They didn’t stop there, mind you. From the article “The trustees stipulated the book must feature the original characters – Peter, Wendy, Tinkerbell, the rest of the Darling family and the fearsome Captain Hook.” Right. Heavens forbid anyone actually READ Peter Pan, where Captain Hook DIED.
Sod it, just read for yourself:

Michael believed longer than the other boys, though they jeered at him; so he was with Wendy when Peter came for her at the end of the first year. She flew away with Peter in the frock she had woven from leaves and berries in the Neverland, and her one fear was that he might notice how short it had become; but he never noticed, he had so much to say about himself.
She had looked forward to thrilling talks with him about old times, but new adventures had crowded the old ones from his mind.
“Who is Captain Hook?” he asked with interest when she spoke of the arch enemy.
“Don’t you remember,” she asked, amazed, “how you killed him and saved all our lives?”
“I forget them after I kill them,” he replied carelessly.
When she expressed a doubtful hope that Tinker Bell would be glad to see her he said, “Who is Tinker Bell?”
“O Peter,” she said, shocked; but even when she explained he could not remember.
“There are such a lot of them,” he said. “I expect she is no more.”
I expect he was right, for fairies don’t live long, but they are so little that a short time seems a good while to them.

Next year he did not come for her. She waited in a new frock because the old one simply would not meet; but he never came.

No John. No Tinker Bell. No Captain Hook, only Michael, who’s still almost an infant, and Wendy. And that’s one year after, Peter only came back once, and that was when Wendy was already a mother herself. Thank you, noble copyright holders and trustees for “insisting” on the one aspect of the story that makes it clear that you haven’t even read the original.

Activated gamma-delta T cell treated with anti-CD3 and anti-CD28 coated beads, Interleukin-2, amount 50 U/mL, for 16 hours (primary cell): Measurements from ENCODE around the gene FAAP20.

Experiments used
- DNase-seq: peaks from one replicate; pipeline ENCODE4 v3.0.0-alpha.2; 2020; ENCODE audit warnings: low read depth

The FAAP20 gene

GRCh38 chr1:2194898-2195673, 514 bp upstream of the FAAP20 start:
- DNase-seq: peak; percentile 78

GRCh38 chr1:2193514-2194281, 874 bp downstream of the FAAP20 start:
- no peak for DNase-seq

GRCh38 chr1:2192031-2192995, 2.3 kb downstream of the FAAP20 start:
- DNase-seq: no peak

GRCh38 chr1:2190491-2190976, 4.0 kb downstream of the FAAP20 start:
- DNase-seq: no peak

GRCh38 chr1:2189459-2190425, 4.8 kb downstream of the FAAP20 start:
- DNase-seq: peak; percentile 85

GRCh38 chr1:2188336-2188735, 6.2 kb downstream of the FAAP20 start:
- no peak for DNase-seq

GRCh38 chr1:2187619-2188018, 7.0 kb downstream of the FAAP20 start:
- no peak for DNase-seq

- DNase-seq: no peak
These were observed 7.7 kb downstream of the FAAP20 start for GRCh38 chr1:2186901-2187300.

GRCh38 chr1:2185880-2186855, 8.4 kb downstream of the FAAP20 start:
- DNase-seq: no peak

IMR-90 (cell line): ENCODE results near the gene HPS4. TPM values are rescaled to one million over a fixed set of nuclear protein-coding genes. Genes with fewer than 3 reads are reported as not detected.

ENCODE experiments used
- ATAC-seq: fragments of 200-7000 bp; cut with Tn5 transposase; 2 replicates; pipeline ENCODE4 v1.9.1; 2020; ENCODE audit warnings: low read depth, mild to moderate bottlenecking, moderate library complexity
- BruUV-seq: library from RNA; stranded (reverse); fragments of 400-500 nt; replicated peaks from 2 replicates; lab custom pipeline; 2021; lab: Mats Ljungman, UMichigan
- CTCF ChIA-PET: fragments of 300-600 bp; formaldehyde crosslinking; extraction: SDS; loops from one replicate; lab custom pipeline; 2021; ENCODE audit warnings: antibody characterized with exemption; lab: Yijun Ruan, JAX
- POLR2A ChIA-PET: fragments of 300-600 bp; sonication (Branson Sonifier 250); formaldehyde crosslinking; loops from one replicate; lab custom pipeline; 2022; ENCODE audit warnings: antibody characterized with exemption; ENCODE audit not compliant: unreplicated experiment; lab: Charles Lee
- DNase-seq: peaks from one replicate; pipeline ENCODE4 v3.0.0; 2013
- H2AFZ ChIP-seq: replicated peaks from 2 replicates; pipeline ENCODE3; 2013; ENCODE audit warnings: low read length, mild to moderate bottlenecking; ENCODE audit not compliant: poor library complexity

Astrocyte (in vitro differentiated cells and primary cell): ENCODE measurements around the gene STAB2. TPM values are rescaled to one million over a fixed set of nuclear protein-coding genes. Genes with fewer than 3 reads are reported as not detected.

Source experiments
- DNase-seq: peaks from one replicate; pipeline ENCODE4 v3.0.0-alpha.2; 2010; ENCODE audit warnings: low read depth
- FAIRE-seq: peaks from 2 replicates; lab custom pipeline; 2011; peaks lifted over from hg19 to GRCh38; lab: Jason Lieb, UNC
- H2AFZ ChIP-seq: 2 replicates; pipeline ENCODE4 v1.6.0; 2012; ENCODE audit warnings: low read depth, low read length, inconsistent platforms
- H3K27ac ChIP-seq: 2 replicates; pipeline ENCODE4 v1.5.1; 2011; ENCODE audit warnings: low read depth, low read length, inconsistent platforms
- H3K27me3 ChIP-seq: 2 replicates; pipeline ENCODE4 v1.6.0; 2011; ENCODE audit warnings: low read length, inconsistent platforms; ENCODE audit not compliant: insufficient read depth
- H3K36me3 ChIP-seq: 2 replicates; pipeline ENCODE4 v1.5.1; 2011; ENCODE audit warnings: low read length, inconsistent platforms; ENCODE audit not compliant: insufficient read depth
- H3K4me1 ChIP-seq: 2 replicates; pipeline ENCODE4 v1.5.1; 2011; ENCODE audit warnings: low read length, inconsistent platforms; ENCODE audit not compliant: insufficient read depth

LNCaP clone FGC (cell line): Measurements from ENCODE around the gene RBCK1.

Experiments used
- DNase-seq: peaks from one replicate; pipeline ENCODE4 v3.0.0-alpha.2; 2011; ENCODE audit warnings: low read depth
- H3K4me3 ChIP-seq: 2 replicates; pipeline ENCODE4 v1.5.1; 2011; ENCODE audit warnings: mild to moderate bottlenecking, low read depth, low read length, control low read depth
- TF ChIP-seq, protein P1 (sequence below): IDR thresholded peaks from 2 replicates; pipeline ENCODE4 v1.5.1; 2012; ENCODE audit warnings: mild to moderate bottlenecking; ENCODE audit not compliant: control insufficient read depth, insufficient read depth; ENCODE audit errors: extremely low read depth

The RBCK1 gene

Oh, and it probably bears mentioning why did those noble trustees came up with this mess all of the sudden. From the BBC article: “Royalties from the new book will be split between the author and the hospital, whose ownership of the rights to Barrie’s work is due to expire in 2007“. Isn’t that comfy? They only have one more year of milking it dry, so they give it all they got. “The success of Peter Pan in Scarlet will ensure that Great Ormond Street Hospital for Children will benefit from Barrie’s legacy for many years to come” says the Hospital spokesperson. Read: we’re going to lose the steady income we’ve been getting from Barrie’s work, so we just made a new one that will compensate for this. They hired a paint-by-numbers author, gave her marching orders to create a sequel featuring all the known characters, and make it a “fun” book. They didn’t want a re-visioning of Barrie’s work in modern eyes. They didn’t want to pursue the themes and ideas he painted in his works. They wanted a “franchise sequel”, with all the original characters, and to hell with whatever integrity the name Peter Pan still has.